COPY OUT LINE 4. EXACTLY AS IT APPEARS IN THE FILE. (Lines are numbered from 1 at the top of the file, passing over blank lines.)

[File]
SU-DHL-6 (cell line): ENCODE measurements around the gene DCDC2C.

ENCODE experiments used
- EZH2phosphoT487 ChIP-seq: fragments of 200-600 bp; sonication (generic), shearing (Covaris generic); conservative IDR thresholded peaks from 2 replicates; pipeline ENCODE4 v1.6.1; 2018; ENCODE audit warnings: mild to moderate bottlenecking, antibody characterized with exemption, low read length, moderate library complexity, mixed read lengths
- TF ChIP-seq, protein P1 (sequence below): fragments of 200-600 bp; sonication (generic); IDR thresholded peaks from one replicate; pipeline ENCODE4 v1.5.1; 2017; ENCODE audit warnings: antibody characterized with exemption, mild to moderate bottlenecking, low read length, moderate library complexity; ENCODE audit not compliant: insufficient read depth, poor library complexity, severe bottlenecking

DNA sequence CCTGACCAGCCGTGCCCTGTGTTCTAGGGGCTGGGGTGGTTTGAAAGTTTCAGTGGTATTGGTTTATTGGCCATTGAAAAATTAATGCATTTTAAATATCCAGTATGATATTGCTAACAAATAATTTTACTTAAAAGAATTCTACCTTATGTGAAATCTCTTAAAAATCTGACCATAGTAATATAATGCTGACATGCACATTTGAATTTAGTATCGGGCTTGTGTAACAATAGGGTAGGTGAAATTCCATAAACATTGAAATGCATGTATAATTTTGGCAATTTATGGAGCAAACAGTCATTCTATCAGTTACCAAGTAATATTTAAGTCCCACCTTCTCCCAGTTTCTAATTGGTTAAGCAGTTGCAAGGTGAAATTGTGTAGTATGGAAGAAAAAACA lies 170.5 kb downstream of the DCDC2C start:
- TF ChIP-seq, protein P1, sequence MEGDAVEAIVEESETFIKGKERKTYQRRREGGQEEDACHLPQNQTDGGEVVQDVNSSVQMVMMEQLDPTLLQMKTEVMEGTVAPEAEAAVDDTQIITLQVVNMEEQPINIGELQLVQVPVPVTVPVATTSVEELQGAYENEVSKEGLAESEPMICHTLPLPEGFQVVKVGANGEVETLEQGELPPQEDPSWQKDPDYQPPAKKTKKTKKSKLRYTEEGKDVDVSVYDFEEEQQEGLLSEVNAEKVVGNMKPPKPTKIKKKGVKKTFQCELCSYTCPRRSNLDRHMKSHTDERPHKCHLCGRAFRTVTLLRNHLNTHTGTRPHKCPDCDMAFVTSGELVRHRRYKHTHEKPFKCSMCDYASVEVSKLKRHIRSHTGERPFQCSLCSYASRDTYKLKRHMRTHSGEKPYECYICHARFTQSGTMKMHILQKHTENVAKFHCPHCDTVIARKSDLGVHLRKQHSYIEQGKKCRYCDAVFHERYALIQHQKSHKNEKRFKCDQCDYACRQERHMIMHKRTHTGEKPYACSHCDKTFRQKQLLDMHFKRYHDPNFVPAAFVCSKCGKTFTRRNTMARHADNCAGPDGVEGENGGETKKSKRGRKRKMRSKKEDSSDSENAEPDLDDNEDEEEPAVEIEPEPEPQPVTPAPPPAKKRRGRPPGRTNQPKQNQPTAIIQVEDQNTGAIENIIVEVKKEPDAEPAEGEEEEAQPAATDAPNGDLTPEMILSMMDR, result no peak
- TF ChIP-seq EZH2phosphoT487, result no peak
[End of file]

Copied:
- TF ChIP-seq, protein P1 (sequence below): fragments of 200-600 bp; sonication (generic); IDR thresholded peaks from one replicate; pipeline ENCODE4 v1.5.1; 2017; ENCODE audit warnings: antibody characterized with exemption, mild to moderate bottlenecking, low read length, moderate library complexity; ENCODE audit not compliant: insufficient read depth, poor library complexity, severe bottlenecking